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CL previews upcoming concerts 


Miggs The trio, led by guitarist/vocalist Don Miggs, writes no-nonsense rock tunes where the songwriting is taut and the music tightly spun. Yeah, nothing groundbreaking, nothing that myriad other bands aren't doing, but there's veteran songcraft here that seems all heart, wholly without pretension. After releasing several albums and a rotating crew of musicians, the current line-up gelled a couple of years ago. The combo's upcoming new album, Wide Awake, is cleanly produced, radio-ready fodder. With Mr. Gnome. The Evening Muse (Samir Shukla)


Israel Darling Sixty seconds (or less) into "Samson the Mason," the exuberant existential catharsis that opens this Asheville-based band's debut, Dinosaur Bones & Mechanical Hands, and it's obvious you're listening to one of the finest young songwriters in the Carolinas in Jacob Darden. Then you learn he wrote these countrified Neutral Milk Hotel-meets-Wilco songs when he was 18 after having seven friends die in car wrecks or from overdoses, and then lapsing into (and thankfully out of) his own O.D.-coma. Now 22, Darden and his sextet are upping the ante on the follow-up by, among other things, recording one song with a 33-piece orchestra comprised of their favorite regional bands. Catch 'em now so you can say you saw 'em when ... With Evelynn Rose and Caleb Caudle and the Bayonets. The Milestone (John Schacht)

The Plainfield Project Looking at their touring schedule, the South Carolina quintet doesn't seem to venture beyond the Carolinas and Georgia. But don't hold that against them. The Plainfield Project's music is as sunny as the, well, Carolinas' coast, with brightly colored reggae and funky rock that's custom-made for beachfront gin joints. Double Door Inn (Shukla)

David Garrett Dude's fresh off an Oprah appearance, he's young and good-looking, working in a traditional form (think fellow violinist Ashley MacIsaac without all the acting out, or mandolinist Chris Thile, perhaps), he's released five records since 2007, and he's had his music described as "wide-ranging" "from Metallica to Mozart." In short, he's getting the kind of attention that classical musicians in the United States can only dream of (or wouldn't even dare to dream of). BBC Music Magazine opined that "...Garrett is already the stuff of legend – in him is enshrined an entire corpus of virtuoso violin art, expounded with a fearsome beauty beyond comprehension." With that kind of praise, let's just hope he's not our generation's Nero. Knight Theater (Timothy C. Davis)

April Fool's Day Street Festival The good folks over at Salvador Deli in NoDa are holding a street fest with a handful of bands, and the good news is it's free. That doesn't mean you shouldn't get out and support the local business for all they do in the neighborhood. So, get out there and show them some love. On the bill are Danny Bedrosian (current keyboardist for George Clinton) & Secret Army – comprised of Lige Curry (longtime P-Funk bassist), Rico Lewis (P-Funk's main drummer), Dewayne Blackbyrd McKnight (The current musical director for P-Funk All Stars), Mark Munoz (guitarist for the Soular System), and Mike Maloney, Teresa Jimenez and Kendra Foster – The Walrus and the Carpenter and The Duende Mountain Duo. Salvador Deli (Jeff Hahne)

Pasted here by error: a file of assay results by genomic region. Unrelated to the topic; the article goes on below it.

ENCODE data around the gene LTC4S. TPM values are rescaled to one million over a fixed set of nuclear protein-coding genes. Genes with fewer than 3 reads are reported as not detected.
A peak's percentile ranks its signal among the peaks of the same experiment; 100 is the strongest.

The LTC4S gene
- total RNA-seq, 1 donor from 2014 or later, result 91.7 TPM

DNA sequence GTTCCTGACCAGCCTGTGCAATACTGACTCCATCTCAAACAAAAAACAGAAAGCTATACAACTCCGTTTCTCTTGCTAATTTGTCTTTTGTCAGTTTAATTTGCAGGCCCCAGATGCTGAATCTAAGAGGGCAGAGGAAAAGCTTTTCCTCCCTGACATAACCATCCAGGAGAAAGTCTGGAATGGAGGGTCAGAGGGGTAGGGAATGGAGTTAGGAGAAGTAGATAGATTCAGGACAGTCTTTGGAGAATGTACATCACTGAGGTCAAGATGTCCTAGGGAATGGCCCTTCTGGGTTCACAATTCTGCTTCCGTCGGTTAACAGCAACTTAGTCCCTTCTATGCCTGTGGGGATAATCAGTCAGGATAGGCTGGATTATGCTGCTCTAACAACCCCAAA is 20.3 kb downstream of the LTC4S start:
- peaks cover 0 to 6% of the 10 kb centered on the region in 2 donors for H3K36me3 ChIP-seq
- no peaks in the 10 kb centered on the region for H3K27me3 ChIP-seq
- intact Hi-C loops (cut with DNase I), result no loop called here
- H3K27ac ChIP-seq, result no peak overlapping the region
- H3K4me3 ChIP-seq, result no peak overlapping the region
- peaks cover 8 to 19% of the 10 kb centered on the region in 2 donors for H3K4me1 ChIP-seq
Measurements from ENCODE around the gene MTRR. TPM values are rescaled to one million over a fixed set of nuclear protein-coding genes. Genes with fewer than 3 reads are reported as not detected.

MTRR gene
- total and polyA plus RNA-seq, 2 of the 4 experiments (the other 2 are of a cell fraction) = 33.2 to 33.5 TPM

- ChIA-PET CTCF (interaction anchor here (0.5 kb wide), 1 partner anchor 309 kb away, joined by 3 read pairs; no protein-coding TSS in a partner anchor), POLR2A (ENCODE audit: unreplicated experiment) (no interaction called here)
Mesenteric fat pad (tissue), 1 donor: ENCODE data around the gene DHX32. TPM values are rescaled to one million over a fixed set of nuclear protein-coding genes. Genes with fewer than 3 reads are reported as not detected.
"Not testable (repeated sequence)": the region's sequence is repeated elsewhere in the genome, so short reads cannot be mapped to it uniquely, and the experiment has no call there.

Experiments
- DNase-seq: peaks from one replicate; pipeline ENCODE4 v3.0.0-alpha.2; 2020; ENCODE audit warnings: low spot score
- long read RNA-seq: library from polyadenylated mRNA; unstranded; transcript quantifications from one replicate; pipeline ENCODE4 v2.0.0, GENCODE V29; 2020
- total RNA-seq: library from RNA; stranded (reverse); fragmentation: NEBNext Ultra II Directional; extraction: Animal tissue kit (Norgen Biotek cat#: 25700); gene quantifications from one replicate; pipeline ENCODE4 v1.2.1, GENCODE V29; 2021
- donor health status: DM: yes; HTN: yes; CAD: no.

Tartufi The duo of Lynne Angel and Brian Gorman hew a rich, fractured world out of looped guitars, keys and voices, shape-shifting time sigs, and crashing percussion. They can go from Slint-inspired explosions or Built to Spill epic to Joan of Arc-like baroque or Breeders choogle in a measure or two, the shifts revealing unassailable logic as they unfurl. And this night they've got plenty of varied company at Duofest 3, including: 2013 Wolves, The Have and the Have Nots, My Milky Way Arms and Battle Beast. The Milestone (Schacht)

Lenny Federal Band Federal, formerly of the sho-nuff Federal Bureau of Rock 'n' Roll, has played more gigs over the last 20 years than perhaps anyone in town. Know what that gives you? Chops. Known for its brand of relatively straightforward bluesy originals and for its good taste in classic cover tunes, the Federal Bureau always resisted making the move to the Allman Brothers-like sound so many of their Caucasian compatriots did, in favor of keeping it simple – which is not always to say short. The band's surprisingly good at slow-burn blues, but can also get the asses moving with a little "Mustang Sally" when the mood calls for it. Is he part of the scene? Hell, he helped start the damn scene. Comet Grill (Davis)


Outernational Taking cues from politically charged icons The Clash and Rage Against the Machine, NYC's Outernational spew its own brand of protest, defiance rock, laced with spunky ska and punk. Telling it like they see it, hoisting the little guys of the world up with drunken bravado and "up yours" lyrics, the quintet's music is quite dancey. Their recent EP was produced by one of their heroes, Rage's Tom Morello. With Soft Opening and For Disaster. The Milestone (Shukla)

Joe Buck You might know him best for his motto "Joe Buck Yourself." The versatile musician, songwriter and producer has been around since the '90s, rising up as the guitarist of punk/blues band, Th' Legendary Shack Shakers. Traveling solo as "Joe Buck" Joe features alternative-country punk music with a sadistic style. Definitely not a show you want to take the youngins' to. With Lamb Handler. Snug Harbor (Nicole Pietrantonio)

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